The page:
Smart Snacking

~ By Laura Brieser-Smith, Registered dietitian, certified personal trainer ~

It happens to all of us at one time or another–the urge to eat something between meals. Often times we think of snacking as a negative thing, providing us with unneeded calories, fat, sugar, and sodium. However, snacks can be a good thing–if we eat them responsibly and make the right choices.

Small portions of food spread throughout the day provide a person’s body with the energy needed for daily tasks. People who are trying to lose weight find they are more successful if they have small snacks between meals to keep them feeling full and satisfied longer and curb overeating at meals. Because most people need fewer calories as they age, eating smaller meals and snacks during the day can help to maintain a healthy body weight. For the very elderly, snacks can provide additional nutrients that are not consumed at meals.

Not all snack foods are created equal. Use these tips to plan healthy snacks:

  • Choose foods that are nutrient dense, meaning that they are a good source of one or more of the major nutrients needed to maintain a healthy body. Nutrient dense snack choices include high fiber whole grains, fruits, vegetables, nuts and seeds, lean meats, and low fat dairy products. Minimize excess amounts of fat, sodium, and cholesterol by choosing snack foods with a Daily Value of 5% or less for those nutrients.
  • Plan your snacking, rather than simply “grazing” your way throughout the day. Snacks should be eaten at regular times. Plan to have no more than three snacks per day.
  • Eat from hunger, not habit. Make sure you are truly hungry and not just in the habit of having something to eat at a certain time of the day, in a certain location, or while engaging in a specific activity. Also, watch for emotional responses that may trigger snacking, such as boredom or stress.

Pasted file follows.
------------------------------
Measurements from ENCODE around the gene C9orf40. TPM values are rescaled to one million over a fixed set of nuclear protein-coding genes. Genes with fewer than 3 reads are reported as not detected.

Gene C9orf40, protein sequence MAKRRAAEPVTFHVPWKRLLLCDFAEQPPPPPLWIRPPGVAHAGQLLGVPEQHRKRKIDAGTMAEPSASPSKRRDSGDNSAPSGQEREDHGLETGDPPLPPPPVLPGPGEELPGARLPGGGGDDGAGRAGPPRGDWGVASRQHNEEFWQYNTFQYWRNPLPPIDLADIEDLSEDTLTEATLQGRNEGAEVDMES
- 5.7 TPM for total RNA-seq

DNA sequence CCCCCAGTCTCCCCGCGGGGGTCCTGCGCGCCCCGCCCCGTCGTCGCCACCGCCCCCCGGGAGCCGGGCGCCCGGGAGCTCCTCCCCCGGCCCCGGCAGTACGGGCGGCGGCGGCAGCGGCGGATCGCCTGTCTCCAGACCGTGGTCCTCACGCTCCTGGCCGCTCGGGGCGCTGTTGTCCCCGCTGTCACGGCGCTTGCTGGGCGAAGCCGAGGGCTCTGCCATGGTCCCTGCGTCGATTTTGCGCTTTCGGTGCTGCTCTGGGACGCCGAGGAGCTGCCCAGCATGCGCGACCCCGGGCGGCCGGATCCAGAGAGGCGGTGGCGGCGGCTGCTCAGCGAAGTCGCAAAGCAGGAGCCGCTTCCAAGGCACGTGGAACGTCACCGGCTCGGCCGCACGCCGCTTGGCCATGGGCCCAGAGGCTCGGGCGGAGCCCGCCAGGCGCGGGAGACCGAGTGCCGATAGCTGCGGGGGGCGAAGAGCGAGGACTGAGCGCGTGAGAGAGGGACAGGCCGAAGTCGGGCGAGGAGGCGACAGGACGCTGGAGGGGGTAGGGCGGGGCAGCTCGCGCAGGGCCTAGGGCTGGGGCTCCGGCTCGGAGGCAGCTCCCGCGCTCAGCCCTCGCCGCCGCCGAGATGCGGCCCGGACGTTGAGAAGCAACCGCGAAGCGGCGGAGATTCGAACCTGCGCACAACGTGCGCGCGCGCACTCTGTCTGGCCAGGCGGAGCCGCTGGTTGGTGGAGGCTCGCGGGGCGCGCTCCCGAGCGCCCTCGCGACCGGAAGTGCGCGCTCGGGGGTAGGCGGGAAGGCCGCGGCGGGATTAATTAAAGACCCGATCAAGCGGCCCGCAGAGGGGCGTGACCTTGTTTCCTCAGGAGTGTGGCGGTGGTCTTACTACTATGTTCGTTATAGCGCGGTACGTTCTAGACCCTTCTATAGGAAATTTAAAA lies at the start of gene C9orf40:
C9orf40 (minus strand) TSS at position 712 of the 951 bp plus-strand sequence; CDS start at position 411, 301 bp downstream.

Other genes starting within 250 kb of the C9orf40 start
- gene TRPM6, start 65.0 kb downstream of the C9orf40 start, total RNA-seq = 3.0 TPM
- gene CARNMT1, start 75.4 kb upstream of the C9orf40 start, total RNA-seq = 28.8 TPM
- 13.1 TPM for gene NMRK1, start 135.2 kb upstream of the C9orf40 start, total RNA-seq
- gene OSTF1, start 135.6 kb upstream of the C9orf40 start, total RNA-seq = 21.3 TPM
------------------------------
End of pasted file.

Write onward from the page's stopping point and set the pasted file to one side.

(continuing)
• Keep portions small. Try to limit the calorie content of snacks to less than 250 calories per snack. Try not to snack out of the large box or container. Instead portion out the appropriate amount and then put the rest away.
  • Make healthy snacks accessible. One reason higher fat snacks are so appealing is that they are readily available and require little preparation. Stock your refrigerator and pantry shelves with quick and easy options. Bring healthy alternatives with you to avoid the vending machine trap.
Laura Brieser-Smith

Laura Brieser-Smith

Laura Brieser-Smith, MPH, RD, CHFS is the owner of Healthy Designs, LLC which provides nutrition counseling and personal training to clients in their homes or offices. She can be reached at 303-635-1131 or at hlthydsign@aol.com.


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